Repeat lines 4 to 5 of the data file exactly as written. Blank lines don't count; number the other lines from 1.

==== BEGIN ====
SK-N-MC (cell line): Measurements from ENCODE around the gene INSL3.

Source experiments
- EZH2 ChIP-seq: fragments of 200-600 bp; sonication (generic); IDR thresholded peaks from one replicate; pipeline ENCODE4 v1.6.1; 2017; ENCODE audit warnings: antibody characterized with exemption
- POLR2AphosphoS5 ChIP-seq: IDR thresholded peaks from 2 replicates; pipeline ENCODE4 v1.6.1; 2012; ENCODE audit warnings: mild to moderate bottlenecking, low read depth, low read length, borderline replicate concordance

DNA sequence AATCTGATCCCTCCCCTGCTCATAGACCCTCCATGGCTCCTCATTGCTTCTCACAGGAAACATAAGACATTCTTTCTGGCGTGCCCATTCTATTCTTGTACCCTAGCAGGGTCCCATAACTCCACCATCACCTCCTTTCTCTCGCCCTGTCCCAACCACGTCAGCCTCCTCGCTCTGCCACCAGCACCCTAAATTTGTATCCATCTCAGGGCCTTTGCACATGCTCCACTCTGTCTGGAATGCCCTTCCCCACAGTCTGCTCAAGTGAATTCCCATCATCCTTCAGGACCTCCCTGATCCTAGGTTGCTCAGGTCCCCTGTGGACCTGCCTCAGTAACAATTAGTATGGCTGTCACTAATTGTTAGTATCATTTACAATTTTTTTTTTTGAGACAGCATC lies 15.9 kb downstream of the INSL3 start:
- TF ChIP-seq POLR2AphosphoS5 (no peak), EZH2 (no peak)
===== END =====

- POLR2AphosphoS5 ChIP-seq: IDR thresholded peaks from 2 replicates; pipeline ENCODE4 v1.6.1; 2012; ENCODE audit warnings: mild to moderate bottlenecking, low read depth, low read length, borderline replicate concordance

DNA sequence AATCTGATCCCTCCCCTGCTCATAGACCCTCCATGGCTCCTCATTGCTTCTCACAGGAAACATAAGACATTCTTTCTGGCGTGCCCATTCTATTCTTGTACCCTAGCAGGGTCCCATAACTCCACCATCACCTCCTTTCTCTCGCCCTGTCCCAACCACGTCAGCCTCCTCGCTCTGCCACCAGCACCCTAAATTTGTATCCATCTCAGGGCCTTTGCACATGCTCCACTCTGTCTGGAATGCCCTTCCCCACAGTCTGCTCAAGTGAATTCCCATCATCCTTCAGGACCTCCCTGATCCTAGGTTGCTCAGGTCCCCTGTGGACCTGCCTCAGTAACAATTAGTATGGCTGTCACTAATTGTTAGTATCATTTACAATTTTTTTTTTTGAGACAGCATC lies 15.9 kb downstream of the INSL3 start: